Georgia’s in a unique position when it comes to the wide receiver position.
On one hand, the Bulldogs are flushed with receivers in terms of numbers. Seven receivers on scholarship, and another walk-on with game experience, return from last year’s team. But the issue is that outside of receiver Terry Godwin, no one is a truly proven option at the position in terms of consistency.
With Malcolm Mitchell heading to the NFL after using up his eligibility, Reggie Davis becomes the senior leader. Davis, however, dealt with injuries in 2015 and finished the year with 12 receptions for 187 yards and a touchdown. The bulk of that — 101 yards and the score — came against Tennessee.
Needless to say, Georgia needs its young receivers to step up into bigger roles in 2016. The passing game was lackluster a season ago, with Georgia failing to record 100 yards through the air in two games (Kentucky, Auburn). A lot of focus will be placed on the freshmen and sophomores to step in and produce, especially with Mitchell moving on to the NFL.
Sign Up and Save
Get six months of free digital access to The Telegraph
Godwin returns as the most proven receiving weapon on the outside. As a freshman, he finished second on the team with 35 receptions for 379 yards and two touchdowns. Outside of Mitchell (865 yards) and Godwin, no other Georgia receiver totaled 200 yards.
The Bulldogs will need that to change if they’re going to achieve better offensive balance next season.
Spring practice will be a good place to start, especially since the younger wideouts will get a chance to work with all three quarterbacks on the roster — Greyson Lambert, Brice Ramsey and Jacob Eason.
Michael Chigbu, Jayson Stanley and Shaquery Wilson are all rising sophomores who should factor into the competition. Chigbu saw his snaps increase down the stretch of the 2015 season, although he came in primarily as an outside run and screen blocker. Chigbu, however, arrived at Georgia with a reputation of being a solid possession receiver who plays faster than expected.
Stanley has good speed at his 6-foot-2, 204-pound frame but didn’t see too many opportunities. Wilson, whom former offensive coordinator Brian Schottenheimer raved about, also didn’t see much playing time. Both of those receivers are seen as players with a lot of potential.
Isaiah McKenzie, the diminutive gadget man, hasn’t shown his ability as a true receiver yet. But after two seasons, McKenzie has been a valuable weapon on special teams and as an extra running threat on end-arounds and reverse plays. If McKenzie can be utilized as a true slot receiver, his value will increase on Georgia’s offense.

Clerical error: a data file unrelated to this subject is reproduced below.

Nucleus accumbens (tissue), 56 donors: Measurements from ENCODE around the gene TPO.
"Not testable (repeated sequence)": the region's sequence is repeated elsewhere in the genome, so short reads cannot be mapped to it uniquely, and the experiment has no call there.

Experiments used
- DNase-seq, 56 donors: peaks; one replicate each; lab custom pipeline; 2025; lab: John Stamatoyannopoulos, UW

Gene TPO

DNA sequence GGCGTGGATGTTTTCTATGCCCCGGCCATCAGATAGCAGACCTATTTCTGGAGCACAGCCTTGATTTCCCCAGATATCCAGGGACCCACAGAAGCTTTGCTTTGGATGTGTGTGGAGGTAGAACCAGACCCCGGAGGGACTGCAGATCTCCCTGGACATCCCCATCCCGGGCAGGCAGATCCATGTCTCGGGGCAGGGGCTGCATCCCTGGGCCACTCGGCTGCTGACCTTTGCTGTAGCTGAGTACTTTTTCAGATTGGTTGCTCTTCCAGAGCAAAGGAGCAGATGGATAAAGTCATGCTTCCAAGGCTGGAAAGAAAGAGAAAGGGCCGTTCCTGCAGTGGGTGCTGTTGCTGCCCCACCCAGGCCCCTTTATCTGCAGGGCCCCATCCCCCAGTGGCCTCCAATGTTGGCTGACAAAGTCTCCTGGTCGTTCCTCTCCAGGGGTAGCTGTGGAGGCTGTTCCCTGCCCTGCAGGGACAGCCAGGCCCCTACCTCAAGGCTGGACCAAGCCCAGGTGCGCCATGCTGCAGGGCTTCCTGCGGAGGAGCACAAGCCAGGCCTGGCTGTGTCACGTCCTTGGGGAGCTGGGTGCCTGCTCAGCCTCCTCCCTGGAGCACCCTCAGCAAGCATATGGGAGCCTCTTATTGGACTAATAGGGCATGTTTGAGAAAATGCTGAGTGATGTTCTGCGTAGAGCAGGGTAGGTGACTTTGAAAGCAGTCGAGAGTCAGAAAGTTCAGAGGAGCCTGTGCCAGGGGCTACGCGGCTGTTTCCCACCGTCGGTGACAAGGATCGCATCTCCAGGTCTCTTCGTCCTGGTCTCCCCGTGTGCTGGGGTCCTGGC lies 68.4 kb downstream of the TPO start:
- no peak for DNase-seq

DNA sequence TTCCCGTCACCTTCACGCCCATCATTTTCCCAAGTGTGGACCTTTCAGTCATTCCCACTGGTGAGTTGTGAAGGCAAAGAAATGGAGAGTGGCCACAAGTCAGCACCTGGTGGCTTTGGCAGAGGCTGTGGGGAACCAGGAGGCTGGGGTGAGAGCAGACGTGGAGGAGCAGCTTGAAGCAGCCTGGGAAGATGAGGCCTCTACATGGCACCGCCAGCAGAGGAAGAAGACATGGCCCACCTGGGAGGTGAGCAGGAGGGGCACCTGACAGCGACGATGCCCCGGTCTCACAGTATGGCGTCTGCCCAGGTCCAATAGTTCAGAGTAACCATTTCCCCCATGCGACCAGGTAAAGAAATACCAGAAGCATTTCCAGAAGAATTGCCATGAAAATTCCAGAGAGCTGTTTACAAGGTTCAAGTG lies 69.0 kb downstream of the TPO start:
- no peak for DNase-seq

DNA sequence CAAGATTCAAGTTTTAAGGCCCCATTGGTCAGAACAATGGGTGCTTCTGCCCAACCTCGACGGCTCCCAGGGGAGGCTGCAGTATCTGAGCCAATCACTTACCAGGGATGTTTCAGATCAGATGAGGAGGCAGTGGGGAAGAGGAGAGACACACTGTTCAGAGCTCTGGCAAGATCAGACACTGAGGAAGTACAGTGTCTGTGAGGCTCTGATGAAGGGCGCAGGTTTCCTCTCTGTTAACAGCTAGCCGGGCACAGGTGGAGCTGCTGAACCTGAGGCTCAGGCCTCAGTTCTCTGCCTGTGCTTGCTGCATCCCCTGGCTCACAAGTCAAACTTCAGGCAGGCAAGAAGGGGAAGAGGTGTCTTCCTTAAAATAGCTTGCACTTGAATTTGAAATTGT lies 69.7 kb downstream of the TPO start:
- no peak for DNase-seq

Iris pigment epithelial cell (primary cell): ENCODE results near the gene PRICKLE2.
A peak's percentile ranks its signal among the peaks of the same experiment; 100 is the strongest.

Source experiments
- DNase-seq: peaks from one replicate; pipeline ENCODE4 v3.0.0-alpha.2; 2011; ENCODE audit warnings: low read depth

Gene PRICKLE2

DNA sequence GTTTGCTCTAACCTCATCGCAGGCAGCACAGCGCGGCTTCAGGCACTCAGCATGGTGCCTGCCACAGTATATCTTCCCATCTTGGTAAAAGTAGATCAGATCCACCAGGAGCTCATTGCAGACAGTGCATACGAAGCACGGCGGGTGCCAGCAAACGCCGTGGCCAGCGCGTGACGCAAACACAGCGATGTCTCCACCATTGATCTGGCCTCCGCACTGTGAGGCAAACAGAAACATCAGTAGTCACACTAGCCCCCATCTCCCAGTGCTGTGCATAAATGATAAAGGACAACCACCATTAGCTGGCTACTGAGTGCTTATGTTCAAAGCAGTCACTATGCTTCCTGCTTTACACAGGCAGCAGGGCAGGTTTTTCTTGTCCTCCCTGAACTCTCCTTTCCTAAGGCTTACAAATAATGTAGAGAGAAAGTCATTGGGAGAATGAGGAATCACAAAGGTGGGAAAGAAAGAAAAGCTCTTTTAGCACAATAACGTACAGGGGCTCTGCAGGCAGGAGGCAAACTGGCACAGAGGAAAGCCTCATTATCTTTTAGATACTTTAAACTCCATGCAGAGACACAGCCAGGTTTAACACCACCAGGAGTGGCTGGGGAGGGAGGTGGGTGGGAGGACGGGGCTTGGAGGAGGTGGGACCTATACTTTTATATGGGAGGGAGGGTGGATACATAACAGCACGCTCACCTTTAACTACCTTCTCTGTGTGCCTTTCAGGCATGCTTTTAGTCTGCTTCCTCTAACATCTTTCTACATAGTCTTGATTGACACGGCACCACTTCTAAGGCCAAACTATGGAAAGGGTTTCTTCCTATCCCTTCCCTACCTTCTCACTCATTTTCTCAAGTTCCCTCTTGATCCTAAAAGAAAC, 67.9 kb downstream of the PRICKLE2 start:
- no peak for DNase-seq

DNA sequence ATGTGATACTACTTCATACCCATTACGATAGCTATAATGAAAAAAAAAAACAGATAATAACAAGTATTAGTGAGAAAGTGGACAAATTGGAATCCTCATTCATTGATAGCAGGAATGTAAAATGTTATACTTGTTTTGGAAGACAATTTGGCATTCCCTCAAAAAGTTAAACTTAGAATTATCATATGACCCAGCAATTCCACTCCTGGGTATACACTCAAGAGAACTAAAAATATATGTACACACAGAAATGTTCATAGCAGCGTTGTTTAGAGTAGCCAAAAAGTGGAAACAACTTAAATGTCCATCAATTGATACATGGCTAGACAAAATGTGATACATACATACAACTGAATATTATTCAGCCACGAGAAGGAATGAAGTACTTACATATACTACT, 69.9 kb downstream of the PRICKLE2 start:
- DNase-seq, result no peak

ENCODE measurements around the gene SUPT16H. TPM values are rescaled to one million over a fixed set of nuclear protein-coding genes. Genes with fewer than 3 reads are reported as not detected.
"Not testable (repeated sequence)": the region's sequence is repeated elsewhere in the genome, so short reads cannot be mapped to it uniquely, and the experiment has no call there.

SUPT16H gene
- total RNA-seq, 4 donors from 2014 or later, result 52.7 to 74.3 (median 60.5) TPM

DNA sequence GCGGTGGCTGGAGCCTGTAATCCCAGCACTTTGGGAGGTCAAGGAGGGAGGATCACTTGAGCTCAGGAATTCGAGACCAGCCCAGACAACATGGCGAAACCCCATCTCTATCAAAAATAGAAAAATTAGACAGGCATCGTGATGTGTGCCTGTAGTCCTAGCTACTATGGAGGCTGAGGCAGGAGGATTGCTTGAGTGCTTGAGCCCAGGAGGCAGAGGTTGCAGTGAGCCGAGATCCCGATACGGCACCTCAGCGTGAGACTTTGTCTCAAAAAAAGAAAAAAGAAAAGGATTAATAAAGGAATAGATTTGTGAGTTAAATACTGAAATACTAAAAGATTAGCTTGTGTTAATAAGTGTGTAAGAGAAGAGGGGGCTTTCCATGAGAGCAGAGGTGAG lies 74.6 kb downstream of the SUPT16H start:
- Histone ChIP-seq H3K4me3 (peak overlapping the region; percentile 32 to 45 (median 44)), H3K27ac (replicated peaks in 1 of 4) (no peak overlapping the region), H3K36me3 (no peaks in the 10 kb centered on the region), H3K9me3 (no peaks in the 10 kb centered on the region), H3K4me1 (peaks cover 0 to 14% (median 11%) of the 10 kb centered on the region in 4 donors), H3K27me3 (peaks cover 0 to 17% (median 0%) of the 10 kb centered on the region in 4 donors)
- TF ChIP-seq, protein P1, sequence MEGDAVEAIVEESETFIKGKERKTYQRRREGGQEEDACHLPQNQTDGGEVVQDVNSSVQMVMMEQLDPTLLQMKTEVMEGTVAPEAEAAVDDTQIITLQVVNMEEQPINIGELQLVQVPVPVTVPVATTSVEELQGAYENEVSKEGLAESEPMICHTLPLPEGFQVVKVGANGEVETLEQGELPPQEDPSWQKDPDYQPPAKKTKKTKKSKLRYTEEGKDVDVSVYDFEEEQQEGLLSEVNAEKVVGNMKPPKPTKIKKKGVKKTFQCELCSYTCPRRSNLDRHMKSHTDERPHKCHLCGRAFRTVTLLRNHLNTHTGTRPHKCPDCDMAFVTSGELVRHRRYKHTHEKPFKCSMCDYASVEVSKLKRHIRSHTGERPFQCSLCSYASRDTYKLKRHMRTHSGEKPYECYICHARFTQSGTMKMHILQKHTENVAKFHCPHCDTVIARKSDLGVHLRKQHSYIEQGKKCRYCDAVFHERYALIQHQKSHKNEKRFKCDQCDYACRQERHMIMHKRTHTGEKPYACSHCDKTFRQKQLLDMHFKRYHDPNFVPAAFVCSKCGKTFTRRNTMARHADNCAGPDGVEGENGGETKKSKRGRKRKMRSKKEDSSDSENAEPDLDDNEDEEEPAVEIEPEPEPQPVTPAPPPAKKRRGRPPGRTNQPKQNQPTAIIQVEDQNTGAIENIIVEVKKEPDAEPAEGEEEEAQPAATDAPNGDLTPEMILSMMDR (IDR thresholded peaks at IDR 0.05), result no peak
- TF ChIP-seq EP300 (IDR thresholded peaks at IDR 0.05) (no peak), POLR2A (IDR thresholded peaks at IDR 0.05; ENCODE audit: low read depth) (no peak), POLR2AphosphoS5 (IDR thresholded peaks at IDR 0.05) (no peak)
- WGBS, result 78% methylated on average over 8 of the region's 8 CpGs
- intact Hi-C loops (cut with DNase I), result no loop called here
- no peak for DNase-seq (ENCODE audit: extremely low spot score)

Shakenneth Williams, a Macon native, is another intriguing player given his ability to catch most anything thrown his way.
The lone incoming freshman receiver who will get spring practice experience is Riley Ridley, who committed to Georgia in December and enrolled early. Ridley, the younger brother of Alabama receiver Calvin Ridley, has good size at 6-2 and 195 pounds and showed off some great speed at the high school level.
Two receivers who won’t be with Georgia during the spring are incoming freshmen Tyler Simmons and Javon Wims. Wims, 6-4 and 220 pounds, is seen as someone who can play right away given that he has had junior college experience. Simmons, 6-0 and 194 pounds, was a playmaker at McEachern who local analysts believe was underrated, especially considering both Georgia and Alabama wanted him.
Potential is the key word for the majority of Georgia’s receivers. But inexperience would be the second term to best describe this group as a whole.
Head coach Kirby Smart believes he has some talented players but admitted he would like to have more home-run threats at the position.
“We’ve got some big guys,” Smart said. “I would like to have some more speed there, some vertical threat guys. We got really good size there, we got really good experience there. We’ve got to do a good job getting the ball to them and finding different ways to use those guys.”